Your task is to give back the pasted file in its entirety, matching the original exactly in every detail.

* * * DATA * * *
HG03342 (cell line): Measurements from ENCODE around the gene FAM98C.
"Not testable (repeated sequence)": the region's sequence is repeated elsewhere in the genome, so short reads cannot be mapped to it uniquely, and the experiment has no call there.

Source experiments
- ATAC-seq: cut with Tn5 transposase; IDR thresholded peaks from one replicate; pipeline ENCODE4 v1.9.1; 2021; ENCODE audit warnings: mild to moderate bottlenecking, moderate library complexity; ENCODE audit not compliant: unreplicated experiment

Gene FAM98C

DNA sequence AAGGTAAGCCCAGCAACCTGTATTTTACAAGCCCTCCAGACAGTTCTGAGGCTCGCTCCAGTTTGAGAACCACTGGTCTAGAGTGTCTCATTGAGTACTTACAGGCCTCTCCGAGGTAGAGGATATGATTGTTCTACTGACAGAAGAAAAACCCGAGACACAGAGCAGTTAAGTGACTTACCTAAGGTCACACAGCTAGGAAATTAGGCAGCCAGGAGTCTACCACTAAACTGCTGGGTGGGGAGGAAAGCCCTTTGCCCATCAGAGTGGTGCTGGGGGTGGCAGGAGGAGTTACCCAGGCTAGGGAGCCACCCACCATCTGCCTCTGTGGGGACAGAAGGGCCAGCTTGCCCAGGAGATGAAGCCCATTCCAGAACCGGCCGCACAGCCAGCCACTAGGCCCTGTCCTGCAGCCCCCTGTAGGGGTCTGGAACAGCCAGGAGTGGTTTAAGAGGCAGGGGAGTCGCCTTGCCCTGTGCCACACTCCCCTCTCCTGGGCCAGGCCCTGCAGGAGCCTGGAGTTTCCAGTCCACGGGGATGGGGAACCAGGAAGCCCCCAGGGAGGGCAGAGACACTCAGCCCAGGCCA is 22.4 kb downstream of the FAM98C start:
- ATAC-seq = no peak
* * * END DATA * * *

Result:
HG03342 (cell line): Measurements from ENCODE around the gene FAM98C.
"Not testable (repeated sequence)": the region's sequence is repeated elsewhere in the genome, so short reads cannot be mapped to it uniquely, and the experiment has no call there.

Source experiments
- ATAC-seq: cut with Tn5 transposase; IDR thresholded peaks from one replicate; pipeline ENCODE4 v1.9.1; 2021; ENCODE audit warnings: mild to moderate bottlenecking, moderate library complexity; ENCODE audit not compliant: unreplicated experiment

Gene FAM98C

DNA sequence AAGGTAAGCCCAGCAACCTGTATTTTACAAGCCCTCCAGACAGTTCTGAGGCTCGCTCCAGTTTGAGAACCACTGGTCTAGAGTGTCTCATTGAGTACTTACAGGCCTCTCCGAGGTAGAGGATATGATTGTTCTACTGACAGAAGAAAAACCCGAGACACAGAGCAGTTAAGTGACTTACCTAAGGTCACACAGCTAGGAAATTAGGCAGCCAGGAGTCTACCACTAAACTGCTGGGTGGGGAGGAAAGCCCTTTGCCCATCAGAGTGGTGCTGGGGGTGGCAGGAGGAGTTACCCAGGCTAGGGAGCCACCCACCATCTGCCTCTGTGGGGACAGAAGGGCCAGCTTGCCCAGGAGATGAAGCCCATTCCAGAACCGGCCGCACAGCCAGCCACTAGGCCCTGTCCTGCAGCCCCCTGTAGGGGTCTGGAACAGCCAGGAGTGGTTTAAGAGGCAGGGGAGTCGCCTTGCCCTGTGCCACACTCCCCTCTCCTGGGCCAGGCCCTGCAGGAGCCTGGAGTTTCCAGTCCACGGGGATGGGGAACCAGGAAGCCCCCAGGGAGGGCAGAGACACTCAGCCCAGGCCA is 22.4 kb downstream of the FAM98C start:
- ATAC-seq = no peak